Archive for Thursday, October 20, 2005

Be on alert for deer, drivers told

Breeding season puts animals on collision course with vehicles

October 20, 2005

Lansing Police Officer Billy Blackwell II knows firsthand the damage a deer can do when it runs into a car.

Blackwell, a four-year veteran with the department, was on patrol in fall 2001, about a week after graduating from the state police academy, when a deer ran into the patrol car he was driving on Ida Street. Damage to the car was about $1,500.

"I saw it when I hit it," Blackwell said of the deer that came out from between a house and the football field at Lansing Middle School. "It didn't even hurt him. He just looked at me and walked off."

"I was brand-new - right out of the academy. I was scared as heck," Blackwell recalled.

Blackwell's experience isn't unique, especially during fall when accidents involving deer skyrocket locally and across the state.

Last year, 16 percent of all accidents - causing more than $1,000 in damage - reported in Leavenworth County involved a deer. Leavenworth County, in fact, recorded the sixth-highest number of traffic accidents involving deer in the state in 2004, according to the Kansas Highway Patrol. In neighboring Jefferson County, 172 deer-vehicle accidents - more than 35 percent of all traffic accidents in the county - were reported in 2004.

Statewide, 9,950 accidents involving deer were logged, including 299 that resulted in injury to either the driver or a passenger and four that resulted in fatalities.

Deer graze earlier this year along Kansas Highway 32 in southern Leavenworth County. The Kansas Highway Patrol and other law enforcement agencies are urging drivers to be alert to deer during their breeding season, which runs from now to December.

Deer graze earlier this year along Kansas Highway 32 in southern Leavenworth County. The Kansas Highway Patrol and other law enforcement agencies are urging drivers to be alert to deer during their breeding season, which runs from now to December.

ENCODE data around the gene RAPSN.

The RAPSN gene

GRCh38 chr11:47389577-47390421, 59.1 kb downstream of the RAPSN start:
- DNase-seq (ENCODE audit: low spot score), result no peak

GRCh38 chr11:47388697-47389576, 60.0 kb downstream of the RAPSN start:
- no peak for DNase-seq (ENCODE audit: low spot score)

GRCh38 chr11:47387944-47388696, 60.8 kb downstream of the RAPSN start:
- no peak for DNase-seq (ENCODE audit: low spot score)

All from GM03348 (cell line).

In Lansing, police have responded to 10 accidents involving a deer out of the 133 accidents they've worked this year in the city.

The high number of deer-vehicle crashes in from October through December has prompted the Highway Patrol to advise motorists to be cautious of deer activity near roads.

The Highway Patrol attributes the increase at this time of the year to the deer-breeding or "rut" season.

Blackwell agreed deer seem to be more out and about during the fall.

"They do get worse this time of year," he said.

In Lansing proper, he said, there are several spots he regularly sees deer:

¢ Along either side of West Mary Street

¢ Near De Soto Road and Ida Street in fields around St. Francis de Sales Catholic Church

¢ In the area where Lansing Correctional Facility property hits Main Street.

"Usually when I see them," Blackwell said, "they're in a group."

After Blackwell's run-in with a deer, the Police Department outfitted all of its patrol cars with deer whistles, a device on the front of the car that warns deer away.

"I think they work," he said.

Avoiding deer

The Kansas Highway Patrol offers the following tips to avoid and mitigate vehicle-deer crashes:

¢ Actively look for deer. Be especially alert at dawn and dusk, which are the peak movement times for deer, and when visibility is low.

¢ Slow down near woods, parks, golf courses, streams and deer-crossing signs, which are posted where deer-vehicle collisions have repeatedly occurred.

¢ Deer usually travel in groups. When one deer crosses the road, there may be others about to cross. Be prepared to stop for others darting into the road.

¢ Slow down when approaching deer standing near roadsides. They have a tendency to bolt, sometimes onto the roadway. Use emergency flashers to warn oncoming drivers after you see deer near a roadway.

¢ Always wear a seat belt. Statistics show that most people injured or killed in deer-related collisions were not wearing seat belts.

Additionally, the patrol said, the most serious crashes occur when drivers lose control of their vehicles trying to avoid an animal. Do not take unsafe evasive actions. It is usually safer to strike the deer than another object such as a tree or another vehicle.

If you hit a deer, pull over onto the shoulder, turn on your emergency flashers, and watch for traffic before exiting your vehicle. Do not try to remove a deer from the roadway unless you are sure it is dead; an injured deer could hurt you. If you have a cellular phone, dial *47 (*HP) for the nearest Highway Patrol dispatcher or *KTA (582) for assistance on the Kansas Turnpike.

Anyone involved in a vehicle-deer crash that results in personal injury or property damage that totals $1,000.00 or more is required to immediately report the crash to the nearest law enforcement agency. Failure to report any traffic crash is a misdemeanor and may result in suspension of driving privileges.

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